Scripting Languages

coordinatedcapableSoftware and s/w Development

Nov 4, 2013 (3 years and 11 months ago)

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Scripting Languages

CS 351


Programming Paradigms

Introduction


Traditional programming languages are concerned with building a
self contained environment that receives input and produces
output.


Most ``real
-
world’’ computing however involves the use of
multiple

programs.


For example:


Imagine a system that stores a list of numbers in a txt file, 1 per line.


Each number must be passed to a database as a parameter for an
SQL query.


Each query returns a string representing an OS command that must
be executed.


What is the best way of achieving this scenario?

Option 1


We could write all of this as a Java program:


public int getNumFromFile () {





return Integer.parseInt(BufferedReader.readLine());

}


public String executeSQL ( int c ) {





return SQL(“select command from table where command = ”+c);

}


public void executeCommand ( String command ) {





Runtime.exec(command);

}

Option 1 cont…


What are the drawbacks of this approach?


Languages such as Java stress efficiency,
portability and maintainability.


Their type systems are based upon hardware
-
level concepts.


Examples of this include: fixed sized integers,
floating point numbers, characters and arrays.


So how can we re
-
write the problem?


Through the use of a scripting language.

Scripting Languages


Scripting languages stress
flexibility
,
rapid
development

and dynamic checking.


Their type systems embrace very high level concepts
such as tables, patterns, lists and files.


There a number of distinct groups that fall under the
scripting language family.


Languages such as Perl and Python are known as
``glue’’ languages because they were designed to glue
existing programs together.


There are other extensible types of scripting
languages used in the WWW also.

Option 2


Consider the first problem again:


read

r var1 < commands.txt

while $var1

ne “”


do



echo “select command from table where command =“$var1 > query.txt



mysql < query.txt > command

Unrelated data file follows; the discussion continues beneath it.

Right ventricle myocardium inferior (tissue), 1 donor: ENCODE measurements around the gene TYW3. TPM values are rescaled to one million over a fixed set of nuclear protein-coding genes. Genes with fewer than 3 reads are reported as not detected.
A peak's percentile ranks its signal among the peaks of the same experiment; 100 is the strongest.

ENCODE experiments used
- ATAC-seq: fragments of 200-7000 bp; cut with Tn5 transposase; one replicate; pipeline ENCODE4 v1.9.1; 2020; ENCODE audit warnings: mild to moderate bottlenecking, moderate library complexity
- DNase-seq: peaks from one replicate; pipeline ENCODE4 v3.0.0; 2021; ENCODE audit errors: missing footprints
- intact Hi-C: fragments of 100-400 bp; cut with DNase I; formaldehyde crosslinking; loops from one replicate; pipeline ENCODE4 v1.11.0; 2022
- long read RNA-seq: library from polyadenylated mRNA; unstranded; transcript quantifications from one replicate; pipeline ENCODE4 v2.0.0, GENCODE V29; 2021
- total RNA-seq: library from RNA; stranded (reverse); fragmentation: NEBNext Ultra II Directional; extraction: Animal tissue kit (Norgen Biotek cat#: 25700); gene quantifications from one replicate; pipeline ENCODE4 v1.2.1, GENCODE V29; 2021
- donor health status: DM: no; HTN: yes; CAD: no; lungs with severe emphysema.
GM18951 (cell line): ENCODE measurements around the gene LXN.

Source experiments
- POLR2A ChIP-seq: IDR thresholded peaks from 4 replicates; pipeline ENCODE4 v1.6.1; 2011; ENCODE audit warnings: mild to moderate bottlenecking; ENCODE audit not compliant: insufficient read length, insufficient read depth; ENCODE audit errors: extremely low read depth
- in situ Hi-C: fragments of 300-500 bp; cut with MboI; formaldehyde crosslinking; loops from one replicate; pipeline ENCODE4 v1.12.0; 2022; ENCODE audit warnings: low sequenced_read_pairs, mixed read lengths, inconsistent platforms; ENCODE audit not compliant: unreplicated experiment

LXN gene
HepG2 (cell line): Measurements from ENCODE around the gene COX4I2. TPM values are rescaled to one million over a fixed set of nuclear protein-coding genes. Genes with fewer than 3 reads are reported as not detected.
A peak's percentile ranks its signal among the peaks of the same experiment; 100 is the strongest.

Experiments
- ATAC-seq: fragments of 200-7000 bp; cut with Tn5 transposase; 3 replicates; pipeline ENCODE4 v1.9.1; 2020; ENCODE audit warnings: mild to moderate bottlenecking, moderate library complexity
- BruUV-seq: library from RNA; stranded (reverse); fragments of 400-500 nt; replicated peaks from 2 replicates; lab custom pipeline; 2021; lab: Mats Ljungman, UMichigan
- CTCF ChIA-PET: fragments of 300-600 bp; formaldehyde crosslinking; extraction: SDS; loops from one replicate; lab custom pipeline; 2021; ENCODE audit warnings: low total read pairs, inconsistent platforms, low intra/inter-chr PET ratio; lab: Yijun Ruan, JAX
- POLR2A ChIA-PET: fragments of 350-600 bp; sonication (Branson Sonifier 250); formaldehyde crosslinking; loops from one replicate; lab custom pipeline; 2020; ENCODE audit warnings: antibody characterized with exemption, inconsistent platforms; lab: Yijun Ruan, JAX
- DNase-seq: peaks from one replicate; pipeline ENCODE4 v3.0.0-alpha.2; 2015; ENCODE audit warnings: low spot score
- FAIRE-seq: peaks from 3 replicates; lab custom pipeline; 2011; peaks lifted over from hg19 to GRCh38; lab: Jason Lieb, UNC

read

r var2 < command



exec $var2



read

r var1 < commands.txt


done



Using a simple bash script we can solve the whole problem in less than
10 lines!*








* May not be exactly correct

What exactly is a scripting
language?


Scripting languages descend from two main types of ancestors.


The first set of scripting languages are those designed to execute
terminal commands in batch mode.


Examples of this are bash scripts and ``.bat’’ files for MS
-
DOS.


The other type of scripting languages are those designed for text
-
processing and report generation.


Examples of these include the very useful
sed

and
awk
.


From these two languages grew Perl.


Some other general purpose scripting languages about include
Tcl, Ruby, Python, and VBScript.

Scripting and the WWW


In the early
-
mid nineties, Perl was adopted to become
the language of choice for server
-
side processing.


One guy kept a lot of handy Perl scripts to track
access to his home page. These scripts eventually
morphed into the a fully fledged independent language
known as PHP.


This is the most popular server side scripting
language.


Other competitors to PHP include JSP and VBScript.


For client side processing, there is Javascript, a very
watered down version of Java created by Netscape 10
years ago.

Common Characteristics of Scripting
languages.

1.
Both Batch and Interactive use.

2.
Economy of Expression.

3.
Lack of declarations; simple scoping
rules

4.
Flexible dynamic typing.

5.
Easy access to other programs.

6.
Sophisticated Pattern matching.

7.
High
-
level data types.

1


Batch and Interactive Use


Perl has a JIT compiler that reads the
entire program before execution.


Other languages are quite happy to only
execute a line as soon as it has been
read.


Python, Tcl and Ruby will also accept
commands from the keyboard.

2


Economy of Expression


To support rapid development and interactive use,
scripting languages require very little boilerplate code.


This can be illustrated very clearly by the following
example:

public static void main(String args[])

{


System.out.println(“Hello!”);

}


print “Hello!
\
n”



Another example is reading a file word by word.